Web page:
Stephen King is one of the most prolific and commercially successful authors of the past half century, with more than 70 books of horror, science fiction, and fantasy to his name. Estimates put the total sales of his books at between 300 and 350 million copies.

Stephen King

Author offers advice.

16 years ago, King shared everything he knows about writing in a book that instantly became a bestseller: On Writing: A Memoir of the Craft. Part memoir, part codification of his best writing strategies, the book has become a classic among writers.

I discovered – and devoured – it a dozen years ago, when I was trying to take my writing to the next level. I recommend it to all of my writer friends.

You don’t have to be a fan of King’s writing to appreciate the wisdom within the pages of this book. Nor do you have to be a novelist: The book has highly practical strategies that writers of nonfiction can immediately apply to their writing.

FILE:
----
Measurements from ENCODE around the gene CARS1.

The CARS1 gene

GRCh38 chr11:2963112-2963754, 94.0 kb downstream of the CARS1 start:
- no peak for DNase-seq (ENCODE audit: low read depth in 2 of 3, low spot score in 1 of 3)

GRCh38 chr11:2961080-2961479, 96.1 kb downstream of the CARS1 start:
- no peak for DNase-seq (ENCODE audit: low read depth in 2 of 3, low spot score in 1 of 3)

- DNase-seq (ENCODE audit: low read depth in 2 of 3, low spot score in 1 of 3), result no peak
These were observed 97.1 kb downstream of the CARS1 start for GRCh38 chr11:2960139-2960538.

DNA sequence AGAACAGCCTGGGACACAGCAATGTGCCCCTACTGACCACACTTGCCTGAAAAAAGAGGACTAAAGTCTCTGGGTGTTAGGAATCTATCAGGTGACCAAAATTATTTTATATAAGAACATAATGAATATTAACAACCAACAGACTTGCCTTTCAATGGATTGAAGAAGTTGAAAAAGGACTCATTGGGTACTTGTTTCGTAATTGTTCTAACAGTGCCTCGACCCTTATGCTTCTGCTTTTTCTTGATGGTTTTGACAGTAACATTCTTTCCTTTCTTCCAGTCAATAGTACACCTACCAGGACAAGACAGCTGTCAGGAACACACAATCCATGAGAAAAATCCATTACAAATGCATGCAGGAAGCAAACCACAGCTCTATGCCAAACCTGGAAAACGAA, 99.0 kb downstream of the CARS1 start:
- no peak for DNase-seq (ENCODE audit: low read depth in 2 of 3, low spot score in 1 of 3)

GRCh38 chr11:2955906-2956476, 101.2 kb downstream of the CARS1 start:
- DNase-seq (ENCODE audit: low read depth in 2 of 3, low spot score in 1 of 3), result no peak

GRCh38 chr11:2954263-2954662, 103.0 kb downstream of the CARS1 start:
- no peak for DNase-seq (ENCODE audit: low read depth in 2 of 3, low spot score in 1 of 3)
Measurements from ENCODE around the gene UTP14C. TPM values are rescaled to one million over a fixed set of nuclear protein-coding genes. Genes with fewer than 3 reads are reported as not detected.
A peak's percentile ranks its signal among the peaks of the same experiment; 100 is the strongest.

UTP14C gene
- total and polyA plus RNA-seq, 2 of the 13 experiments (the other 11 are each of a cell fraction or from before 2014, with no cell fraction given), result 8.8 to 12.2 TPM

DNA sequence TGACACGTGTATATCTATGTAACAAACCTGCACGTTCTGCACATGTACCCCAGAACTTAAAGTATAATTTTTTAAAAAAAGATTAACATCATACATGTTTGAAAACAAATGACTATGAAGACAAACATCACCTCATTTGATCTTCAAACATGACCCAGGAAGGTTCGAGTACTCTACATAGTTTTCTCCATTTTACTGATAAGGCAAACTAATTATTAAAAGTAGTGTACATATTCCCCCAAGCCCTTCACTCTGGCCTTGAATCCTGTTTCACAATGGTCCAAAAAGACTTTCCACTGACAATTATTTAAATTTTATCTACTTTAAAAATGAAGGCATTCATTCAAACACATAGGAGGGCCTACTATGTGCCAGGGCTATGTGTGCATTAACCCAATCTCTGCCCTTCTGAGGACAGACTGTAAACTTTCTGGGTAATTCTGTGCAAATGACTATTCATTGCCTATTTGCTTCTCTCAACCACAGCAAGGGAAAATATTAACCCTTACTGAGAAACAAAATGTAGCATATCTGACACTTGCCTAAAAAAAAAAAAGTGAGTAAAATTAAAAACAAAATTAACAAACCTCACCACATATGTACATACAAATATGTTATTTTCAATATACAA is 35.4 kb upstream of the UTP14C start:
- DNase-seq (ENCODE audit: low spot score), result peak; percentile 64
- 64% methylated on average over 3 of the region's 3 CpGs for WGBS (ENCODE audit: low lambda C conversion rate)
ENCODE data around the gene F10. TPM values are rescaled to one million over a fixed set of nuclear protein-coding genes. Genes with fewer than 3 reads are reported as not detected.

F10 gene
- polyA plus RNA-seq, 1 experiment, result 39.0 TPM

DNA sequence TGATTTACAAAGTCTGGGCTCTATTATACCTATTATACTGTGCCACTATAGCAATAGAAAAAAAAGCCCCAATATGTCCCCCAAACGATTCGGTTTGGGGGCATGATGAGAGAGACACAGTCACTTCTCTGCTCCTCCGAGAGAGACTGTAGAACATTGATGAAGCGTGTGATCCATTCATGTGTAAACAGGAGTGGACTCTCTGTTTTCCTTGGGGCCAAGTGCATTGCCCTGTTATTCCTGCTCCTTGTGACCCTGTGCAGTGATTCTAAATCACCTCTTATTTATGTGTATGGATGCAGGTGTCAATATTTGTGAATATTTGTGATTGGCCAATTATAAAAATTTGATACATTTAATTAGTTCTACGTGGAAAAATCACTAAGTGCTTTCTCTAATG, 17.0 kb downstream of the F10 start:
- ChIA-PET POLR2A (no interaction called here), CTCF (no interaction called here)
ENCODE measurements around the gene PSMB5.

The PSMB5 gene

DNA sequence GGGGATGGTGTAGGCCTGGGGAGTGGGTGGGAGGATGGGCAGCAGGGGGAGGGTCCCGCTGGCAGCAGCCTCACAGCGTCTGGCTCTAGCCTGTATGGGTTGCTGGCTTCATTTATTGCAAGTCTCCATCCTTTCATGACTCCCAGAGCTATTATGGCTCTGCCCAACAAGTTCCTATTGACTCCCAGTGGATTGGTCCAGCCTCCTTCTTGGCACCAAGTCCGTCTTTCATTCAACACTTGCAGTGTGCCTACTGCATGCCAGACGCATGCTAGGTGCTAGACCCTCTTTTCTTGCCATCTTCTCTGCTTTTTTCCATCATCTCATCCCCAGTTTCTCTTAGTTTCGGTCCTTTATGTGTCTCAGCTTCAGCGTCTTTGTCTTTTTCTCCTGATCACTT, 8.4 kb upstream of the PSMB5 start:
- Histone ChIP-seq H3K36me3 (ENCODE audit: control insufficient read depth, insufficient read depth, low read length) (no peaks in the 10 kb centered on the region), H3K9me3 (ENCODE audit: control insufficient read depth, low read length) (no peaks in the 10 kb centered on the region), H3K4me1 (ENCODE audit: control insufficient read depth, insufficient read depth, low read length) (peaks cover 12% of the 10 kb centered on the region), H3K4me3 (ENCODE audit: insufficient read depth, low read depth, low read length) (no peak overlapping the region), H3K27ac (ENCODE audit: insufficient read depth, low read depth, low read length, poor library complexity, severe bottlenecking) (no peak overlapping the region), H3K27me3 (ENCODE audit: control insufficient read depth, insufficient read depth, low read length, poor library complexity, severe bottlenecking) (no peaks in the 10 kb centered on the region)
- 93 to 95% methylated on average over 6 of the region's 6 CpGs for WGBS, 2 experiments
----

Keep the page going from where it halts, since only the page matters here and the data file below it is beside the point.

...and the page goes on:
Here are eight writing strategies King shares that have helped him sell 350 million books:

1. Tell the truth.

“Now comes the big question: What are you going to write about? And the equally big answer: Anything you damn well want. Anything at all… as long as you tell the truth… Write what you like, then imbue it with life and make it unique by blending in your own personal knowledge of life, friendship, relationships, sex, and work… What you know makes you unique in some other way. Be brave.”

2. Don’t use big words when small ones work.

“One of the really bad things you can do to your writing is to dress up the vocabulary, looking for long words because you’re maybe a little bit ashamed of your short ones. This is like dressing up your household pet in evening clothes.”

3. Use single-sentence paragraphs.